Birdseye View of the City of Stockton and Its Industries.
Out of stock
An unrecorded bird’s-eye-view of Stockton, California.
This unusual bird’s-eye-view of Stockton, California, looks east to provide a glorious view of the young city and stunning Central Valley countryside. It appears to have been printed as a box label, but for what product or purpose is unclear.
The view depicts urban features like Stockton’s electric railroads, streets and buildings, and the ships in its channels. Some of the city’s key landmarks at the time stand out particularly, such as the Stockton and Mormon Channels and the new Southern Pacific Railroad. In the distance, we sense the tall peaks of the Sierra Nevada Mountains.
Surrounding the central view are 27 vignettes of public and commercial buildings: landmarks within Stockton. Each of the vignettes is labeled for easy identification. Among the subjects, we find St. Agnes Academy, San Joaquin County Court House, the Avon Theatre, the offices of the Stockton Daily & Weekly Independent, Stockton Insane Asylum, a Masonic Temple, and a scene from Stockton harbor.
The view was originally drawn by C.P. Cook and then lithographed by W.W. Elliot of San Francisco. It was published in 1890 as a promotional broadsheet by E. A. Crennan & Co. of Stockton.
Neatline’s example of this scarce print is a rare variation that we have not encountered before and appears unrecorded in the relevant literature. It is a reduced version of Elliot’s original print – measuring 14 x 8.5 in as opposed to the Crennan broadside’s 21.25 x 35 in – and it has also seen the central title area significantly altered, including the title itself. The references to real estate auctioneers have been replaced by a simplified title banner that reads Birdseye View of the City of Stockton and Its Industries. Interestingly, the label also includes the name of the new printer: Cal.Label & Maccabe L. Co. S.F.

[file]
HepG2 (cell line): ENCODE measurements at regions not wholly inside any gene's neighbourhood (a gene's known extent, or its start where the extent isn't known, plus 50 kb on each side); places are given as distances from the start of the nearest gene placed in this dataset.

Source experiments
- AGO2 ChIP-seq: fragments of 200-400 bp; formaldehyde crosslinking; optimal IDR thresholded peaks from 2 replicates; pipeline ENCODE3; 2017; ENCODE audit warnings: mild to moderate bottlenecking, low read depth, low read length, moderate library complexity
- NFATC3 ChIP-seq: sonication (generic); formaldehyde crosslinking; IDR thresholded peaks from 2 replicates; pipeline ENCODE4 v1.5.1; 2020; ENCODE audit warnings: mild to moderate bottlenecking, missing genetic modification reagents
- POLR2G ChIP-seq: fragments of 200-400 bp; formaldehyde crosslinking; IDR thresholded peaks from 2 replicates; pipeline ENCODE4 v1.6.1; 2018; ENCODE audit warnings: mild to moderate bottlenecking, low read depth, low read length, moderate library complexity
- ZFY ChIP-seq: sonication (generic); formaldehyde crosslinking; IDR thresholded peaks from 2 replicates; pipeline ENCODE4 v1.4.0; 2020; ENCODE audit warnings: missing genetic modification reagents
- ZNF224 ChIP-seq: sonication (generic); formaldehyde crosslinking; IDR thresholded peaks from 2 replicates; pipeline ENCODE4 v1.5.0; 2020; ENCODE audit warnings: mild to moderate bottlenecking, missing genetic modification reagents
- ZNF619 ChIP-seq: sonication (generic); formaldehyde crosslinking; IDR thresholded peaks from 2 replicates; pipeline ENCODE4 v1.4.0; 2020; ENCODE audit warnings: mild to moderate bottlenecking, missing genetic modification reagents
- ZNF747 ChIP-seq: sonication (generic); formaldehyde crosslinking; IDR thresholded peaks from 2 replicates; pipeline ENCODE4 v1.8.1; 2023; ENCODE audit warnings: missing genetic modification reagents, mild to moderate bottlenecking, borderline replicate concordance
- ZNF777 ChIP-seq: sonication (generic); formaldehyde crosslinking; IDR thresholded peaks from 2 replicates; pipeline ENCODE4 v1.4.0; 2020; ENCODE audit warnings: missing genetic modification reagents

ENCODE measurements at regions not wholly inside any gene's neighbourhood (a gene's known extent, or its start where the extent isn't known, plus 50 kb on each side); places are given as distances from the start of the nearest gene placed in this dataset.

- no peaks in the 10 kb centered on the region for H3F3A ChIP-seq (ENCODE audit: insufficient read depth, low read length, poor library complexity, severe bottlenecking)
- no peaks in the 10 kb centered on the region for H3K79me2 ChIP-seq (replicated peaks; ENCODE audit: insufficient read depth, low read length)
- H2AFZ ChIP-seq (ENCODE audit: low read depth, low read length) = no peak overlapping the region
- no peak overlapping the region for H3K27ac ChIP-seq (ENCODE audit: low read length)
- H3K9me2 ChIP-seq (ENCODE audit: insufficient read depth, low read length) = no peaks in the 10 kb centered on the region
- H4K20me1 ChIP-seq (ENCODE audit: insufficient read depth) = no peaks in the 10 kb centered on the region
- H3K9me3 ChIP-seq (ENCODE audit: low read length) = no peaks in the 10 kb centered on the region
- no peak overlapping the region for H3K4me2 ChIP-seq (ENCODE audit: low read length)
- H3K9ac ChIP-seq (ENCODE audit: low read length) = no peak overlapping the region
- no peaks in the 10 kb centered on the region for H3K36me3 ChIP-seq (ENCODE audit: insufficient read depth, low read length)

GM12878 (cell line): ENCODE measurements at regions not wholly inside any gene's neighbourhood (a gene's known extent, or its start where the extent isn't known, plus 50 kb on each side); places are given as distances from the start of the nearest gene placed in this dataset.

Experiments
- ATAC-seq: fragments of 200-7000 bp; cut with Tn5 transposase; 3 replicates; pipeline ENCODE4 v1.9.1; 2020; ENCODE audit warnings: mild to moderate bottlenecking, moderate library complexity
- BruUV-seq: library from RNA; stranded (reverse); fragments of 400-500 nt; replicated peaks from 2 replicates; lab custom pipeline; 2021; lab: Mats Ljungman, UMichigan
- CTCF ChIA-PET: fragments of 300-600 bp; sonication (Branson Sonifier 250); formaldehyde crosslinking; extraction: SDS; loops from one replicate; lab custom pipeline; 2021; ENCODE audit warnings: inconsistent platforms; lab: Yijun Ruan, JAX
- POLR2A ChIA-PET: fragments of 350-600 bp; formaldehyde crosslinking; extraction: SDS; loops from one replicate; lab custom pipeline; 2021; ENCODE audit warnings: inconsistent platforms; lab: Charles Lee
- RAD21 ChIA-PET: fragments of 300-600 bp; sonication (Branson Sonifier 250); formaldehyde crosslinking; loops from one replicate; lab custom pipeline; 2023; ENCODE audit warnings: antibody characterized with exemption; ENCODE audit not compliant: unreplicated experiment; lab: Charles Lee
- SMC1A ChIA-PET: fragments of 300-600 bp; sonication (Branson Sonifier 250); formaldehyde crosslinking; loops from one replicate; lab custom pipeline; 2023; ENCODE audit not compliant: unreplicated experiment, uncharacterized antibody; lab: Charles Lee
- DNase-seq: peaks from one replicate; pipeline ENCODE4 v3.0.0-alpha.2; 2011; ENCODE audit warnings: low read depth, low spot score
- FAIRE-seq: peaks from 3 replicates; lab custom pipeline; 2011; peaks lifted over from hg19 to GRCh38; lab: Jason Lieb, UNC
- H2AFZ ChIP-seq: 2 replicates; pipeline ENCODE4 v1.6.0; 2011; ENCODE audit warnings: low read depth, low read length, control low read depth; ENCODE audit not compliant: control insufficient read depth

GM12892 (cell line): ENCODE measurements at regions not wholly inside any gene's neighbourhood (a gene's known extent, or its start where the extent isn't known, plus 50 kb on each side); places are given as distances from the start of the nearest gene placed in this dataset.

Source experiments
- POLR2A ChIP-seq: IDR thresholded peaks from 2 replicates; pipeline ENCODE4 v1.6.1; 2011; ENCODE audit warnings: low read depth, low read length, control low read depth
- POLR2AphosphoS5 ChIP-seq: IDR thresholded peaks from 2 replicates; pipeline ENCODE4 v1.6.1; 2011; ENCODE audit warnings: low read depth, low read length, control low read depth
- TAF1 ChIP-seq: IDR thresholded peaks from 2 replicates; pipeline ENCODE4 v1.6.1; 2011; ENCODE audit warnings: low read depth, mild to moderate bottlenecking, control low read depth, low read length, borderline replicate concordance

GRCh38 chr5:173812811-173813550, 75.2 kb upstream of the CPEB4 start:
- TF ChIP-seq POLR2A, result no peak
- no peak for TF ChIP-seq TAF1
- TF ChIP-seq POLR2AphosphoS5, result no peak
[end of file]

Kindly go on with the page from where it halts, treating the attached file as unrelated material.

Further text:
While the original Elliot lithograph (Reps 430) can be found in institutional collections in California and elsewhere, it is pretty scarce on the market. It is, however, the first time we have come across this reduced version of Elliot’s print. Its seeming purpose as a label may imply that this is an unlikely survivor of an edition otherwise destined to perish.
Context is Everything
Nestled in California’s Central Valley, Stockton traces its origins back to 1849, when it was founded by Captain Charles Maria Weber, a German immigrant. Stockton’s early years were tightly entwined with the rapid influx of fortune-seekers during the California Gold Rush. Situated at the confluence of the San Joaquin and Sacramento Rivers, the city swiftly transformed into a vital transportation hub as steamboats plied the waterways, ferrying miners and goods to the goldfields and agricultural markets. The discovery of gold in the nearby Sierra Nevada foothills rapidly accelerated the growth of Stockton further, serving as a supply hub for miners and pioneers alike.
As the Gold Rush subsided, Stockton transitioned into an agricultural center, capitalizing on its strategic location by the two fertile lands. With the establishment of the Stockton Deepwater Channel in the late 19th century, the city solidified its role as a major inland port, fostering trade and commerce with the outside world. The arrival of the railroad further cemented Stockton’s economic importance. During this period, Stockton developed into a vibrant urban center, marked by the construction of ambitious iconic structures (e.g. the Stockton Savings and Loan Bank) and the showcasing of an array of architectural styles, ranging from Victorian to Renaissance Revival, many of which are highlighted in the vignettes surrounding this view.